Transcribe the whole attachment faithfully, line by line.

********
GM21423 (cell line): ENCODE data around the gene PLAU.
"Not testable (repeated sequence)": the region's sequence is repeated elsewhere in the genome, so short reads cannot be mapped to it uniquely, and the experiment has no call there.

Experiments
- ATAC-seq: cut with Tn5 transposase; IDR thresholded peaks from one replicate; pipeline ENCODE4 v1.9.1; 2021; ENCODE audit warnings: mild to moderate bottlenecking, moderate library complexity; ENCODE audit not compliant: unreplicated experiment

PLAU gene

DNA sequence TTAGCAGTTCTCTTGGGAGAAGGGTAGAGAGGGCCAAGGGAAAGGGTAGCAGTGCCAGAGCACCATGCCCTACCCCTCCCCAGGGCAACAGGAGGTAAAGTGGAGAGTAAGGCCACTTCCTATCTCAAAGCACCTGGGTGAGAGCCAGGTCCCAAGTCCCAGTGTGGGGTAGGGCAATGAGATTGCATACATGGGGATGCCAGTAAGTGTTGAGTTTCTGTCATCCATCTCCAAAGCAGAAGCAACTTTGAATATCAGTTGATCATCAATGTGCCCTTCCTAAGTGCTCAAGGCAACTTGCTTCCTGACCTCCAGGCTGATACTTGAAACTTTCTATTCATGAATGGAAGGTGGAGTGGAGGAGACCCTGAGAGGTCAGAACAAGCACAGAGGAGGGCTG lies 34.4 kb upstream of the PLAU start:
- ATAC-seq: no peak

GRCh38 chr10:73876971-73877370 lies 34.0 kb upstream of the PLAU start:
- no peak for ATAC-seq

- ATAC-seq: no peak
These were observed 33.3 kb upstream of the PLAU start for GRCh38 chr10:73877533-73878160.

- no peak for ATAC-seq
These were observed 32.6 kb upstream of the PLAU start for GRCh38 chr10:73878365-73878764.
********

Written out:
GM21423 (cell line): ENCODE data around the gene PLAU.
"Not testable (repeated sequence)": the region's sequence is repeated elsewhere in the genome, so short reads cannot be mapped to it uniquely, and the experiment has no call there.

Experiments
- ATAC-seq: cut with Tn5 transposase; IDR thresholded peaks from one replicate; pipeline ENCODE4 v1.9.1; 2021; ENCODE audit warnings: mild to moderate bottlenecking, moderate library complexity; ENCODE audit not compliant: unreplicated experiment

PLAU gene

DNA sequence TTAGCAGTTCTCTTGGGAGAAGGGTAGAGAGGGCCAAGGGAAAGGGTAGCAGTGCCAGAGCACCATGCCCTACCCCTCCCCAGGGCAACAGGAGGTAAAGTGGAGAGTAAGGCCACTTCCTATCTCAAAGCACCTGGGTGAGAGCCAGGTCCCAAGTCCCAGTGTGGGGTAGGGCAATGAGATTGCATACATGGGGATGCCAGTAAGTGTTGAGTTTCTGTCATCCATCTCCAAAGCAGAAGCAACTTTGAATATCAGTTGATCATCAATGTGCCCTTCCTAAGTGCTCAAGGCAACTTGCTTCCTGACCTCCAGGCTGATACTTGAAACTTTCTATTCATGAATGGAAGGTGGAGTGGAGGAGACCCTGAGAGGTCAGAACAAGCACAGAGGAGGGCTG lies 34.4 kb upstream of the PLAU start:
- ATAC-seq: no peak

GRCh38 chr10:73876971-73877370 lies 34.0 kb upstream of the PLAU start:
- no peak for ATAC-seq

- ATAC-seq: no peak
These were observed 33.3 kb upstream of the PLAU start for GRCh38 chr10:73877533-73878160.

- no peak for ATAC-seq
These were observed 32.6 kb upstream of the PLAU start for GRCh38 chr10:73878365-73878764.